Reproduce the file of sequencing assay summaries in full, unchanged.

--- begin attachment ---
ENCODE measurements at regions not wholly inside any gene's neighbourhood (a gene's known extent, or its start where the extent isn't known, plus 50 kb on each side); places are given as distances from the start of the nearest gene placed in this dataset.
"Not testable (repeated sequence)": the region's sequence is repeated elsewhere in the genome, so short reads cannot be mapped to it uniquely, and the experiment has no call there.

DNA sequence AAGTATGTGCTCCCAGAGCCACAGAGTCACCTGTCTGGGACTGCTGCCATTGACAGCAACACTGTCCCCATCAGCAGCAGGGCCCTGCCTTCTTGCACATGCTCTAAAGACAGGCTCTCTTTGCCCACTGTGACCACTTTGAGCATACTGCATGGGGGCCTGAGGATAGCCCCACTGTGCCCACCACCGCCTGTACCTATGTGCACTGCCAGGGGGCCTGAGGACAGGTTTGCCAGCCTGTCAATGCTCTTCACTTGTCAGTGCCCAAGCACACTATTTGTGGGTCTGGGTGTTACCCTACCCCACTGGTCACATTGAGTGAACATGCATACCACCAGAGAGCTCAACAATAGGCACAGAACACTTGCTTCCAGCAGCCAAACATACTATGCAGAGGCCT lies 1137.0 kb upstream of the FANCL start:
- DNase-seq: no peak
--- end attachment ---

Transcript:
ENCODE measurements at regions not wholly inside any gene's neighbourhood (a gene's known extent, or its start where the extent isn't known, plus 50 kb on each side); places are given as distances from the start of the nearest gene placed in this dataset.
"Not testable (repeated sequence)": the region's sequence is repeated elsewhere in the genome, so short reads cannot be mapped to it uniquely, and the experiment has no call there.

DNA sequence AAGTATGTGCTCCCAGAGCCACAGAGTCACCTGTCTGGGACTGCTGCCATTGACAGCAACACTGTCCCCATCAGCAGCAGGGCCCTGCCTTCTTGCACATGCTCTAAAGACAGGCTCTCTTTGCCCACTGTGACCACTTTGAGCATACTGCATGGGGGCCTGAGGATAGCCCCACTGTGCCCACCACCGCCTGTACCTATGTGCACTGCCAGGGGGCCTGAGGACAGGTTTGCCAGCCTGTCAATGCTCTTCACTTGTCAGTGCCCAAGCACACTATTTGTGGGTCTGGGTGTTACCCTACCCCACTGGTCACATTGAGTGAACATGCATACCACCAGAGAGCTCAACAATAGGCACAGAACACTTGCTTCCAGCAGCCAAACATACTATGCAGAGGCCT lies 1137.0 kb upstream of the FANCL start:
- DNase-seq: no peak